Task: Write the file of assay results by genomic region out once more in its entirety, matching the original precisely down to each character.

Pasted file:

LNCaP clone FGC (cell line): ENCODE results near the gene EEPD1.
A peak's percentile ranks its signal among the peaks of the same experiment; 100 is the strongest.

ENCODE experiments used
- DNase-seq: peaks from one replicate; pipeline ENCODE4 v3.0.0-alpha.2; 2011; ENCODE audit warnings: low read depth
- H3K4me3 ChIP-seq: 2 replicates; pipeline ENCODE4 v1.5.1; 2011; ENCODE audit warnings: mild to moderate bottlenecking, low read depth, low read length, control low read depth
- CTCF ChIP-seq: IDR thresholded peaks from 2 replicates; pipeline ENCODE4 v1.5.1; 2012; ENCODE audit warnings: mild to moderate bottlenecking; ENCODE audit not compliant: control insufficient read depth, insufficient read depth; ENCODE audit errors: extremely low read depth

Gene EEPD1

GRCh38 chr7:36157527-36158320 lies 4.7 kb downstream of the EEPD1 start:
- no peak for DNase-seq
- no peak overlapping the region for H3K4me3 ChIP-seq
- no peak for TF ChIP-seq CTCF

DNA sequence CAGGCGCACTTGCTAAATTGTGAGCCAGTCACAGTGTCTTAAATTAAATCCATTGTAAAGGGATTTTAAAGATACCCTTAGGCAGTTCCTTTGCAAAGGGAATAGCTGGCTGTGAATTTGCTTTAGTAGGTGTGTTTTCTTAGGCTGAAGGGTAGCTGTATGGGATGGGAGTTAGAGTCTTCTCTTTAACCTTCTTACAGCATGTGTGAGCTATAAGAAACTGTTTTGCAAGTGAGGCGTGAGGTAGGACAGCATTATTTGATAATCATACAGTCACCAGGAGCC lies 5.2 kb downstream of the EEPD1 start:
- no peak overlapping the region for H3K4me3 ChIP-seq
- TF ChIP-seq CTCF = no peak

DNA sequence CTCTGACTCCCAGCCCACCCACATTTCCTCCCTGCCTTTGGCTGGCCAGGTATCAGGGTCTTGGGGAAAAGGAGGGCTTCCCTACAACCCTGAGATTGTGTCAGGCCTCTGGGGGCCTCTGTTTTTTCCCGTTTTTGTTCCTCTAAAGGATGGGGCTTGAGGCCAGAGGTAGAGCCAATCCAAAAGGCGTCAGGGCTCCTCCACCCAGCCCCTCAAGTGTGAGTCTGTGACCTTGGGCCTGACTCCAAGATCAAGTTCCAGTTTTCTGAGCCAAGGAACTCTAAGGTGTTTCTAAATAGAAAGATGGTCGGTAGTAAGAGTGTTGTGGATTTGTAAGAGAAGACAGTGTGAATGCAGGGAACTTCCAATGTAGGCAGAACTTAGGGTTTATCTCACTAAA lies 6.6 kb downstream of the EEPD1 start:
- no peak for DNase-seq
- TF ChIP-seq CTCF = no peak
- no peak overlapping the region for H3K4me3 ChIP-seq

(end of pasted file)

LNCaP clone FGC (cell line): ENCODE results near the gene EEPD1.
A peak's percentile ranks its signal among the peaks of the same experiment; 100 is the strongest.

ENCODE experiments used
- DNase-seq: peaks from one replicate; pipeline ENCODE4 v3.0.0-alpha.2; 2011; ENCODE audit warnings: low read depth
- H3K4me3 ChIP-seq: 2 replicates; pipeline ENCODE4 v1.5.1; 2011; ENCODE audit warnings: mild to moderate bottlenecking, low read depth, low read length, control low read depth
- CTCF ChIP-seq: IDR thresholded peaks from 2 replicates; pipeline ENCODE4 v1.5.1; 2012; ENCODE audit warnings: mild to moderate bottlenecking; ENCODE audit not compliant: control insufficient read depth, insufficient read depth; ENCODE audit errors: extremely low read depth

Gene EEPD1

GRCh38 chr7:36157527-36158320 lies 4.7 kb downstream of the EEPD1 start:
- no peak for DNase-seq
- no peak overlapping the region for H3K4me3 ChIP-seq
- no peak for TF ChIP-seq CTCF

DNA sequence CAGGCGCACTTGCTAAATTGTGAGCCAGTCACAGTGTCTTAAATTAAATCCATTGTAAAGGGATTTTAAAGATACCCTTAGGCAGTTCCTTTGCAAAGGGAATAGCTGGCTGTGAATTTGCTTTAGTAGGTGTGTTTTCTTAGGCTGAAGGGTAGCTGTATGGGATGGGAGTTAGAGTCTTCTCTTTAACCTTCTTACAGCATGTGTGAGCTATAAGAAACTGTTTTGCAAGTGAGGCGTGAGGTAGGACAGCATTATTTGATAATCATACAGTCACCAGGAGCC lies 5.2 kb downstream of the EEPD1 start:
- no peak overlapping the region for H3K4me3 ChIP-seq
- TF ChIP-seq CTCF = no peak

DNA sequence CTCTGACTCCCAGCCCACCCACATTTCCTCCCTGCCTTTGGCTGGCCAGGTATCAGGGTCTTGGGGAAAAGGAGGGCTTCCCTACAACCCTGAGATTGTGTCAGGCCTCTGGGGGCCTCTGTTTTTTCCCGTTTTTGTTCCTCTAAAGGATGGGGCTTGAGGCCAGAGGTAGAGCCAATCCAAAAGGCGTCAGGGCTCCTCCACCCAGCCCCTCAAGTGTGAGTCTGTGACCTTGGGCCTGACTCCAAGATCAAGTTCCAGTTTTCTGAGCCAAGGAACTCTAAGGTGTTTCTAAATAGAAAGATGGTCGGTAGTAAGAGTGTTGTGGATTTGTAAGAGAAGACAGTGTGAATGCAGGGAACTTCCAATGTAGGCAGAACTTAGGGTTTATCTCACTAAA lies 6.6 kb downstream of the EEPD1 start:
- no peak for DNase-seq
- TF ChIP-seq CTCF = no peak
- no peak overlapping the region for H3K4me3 ChIP-seq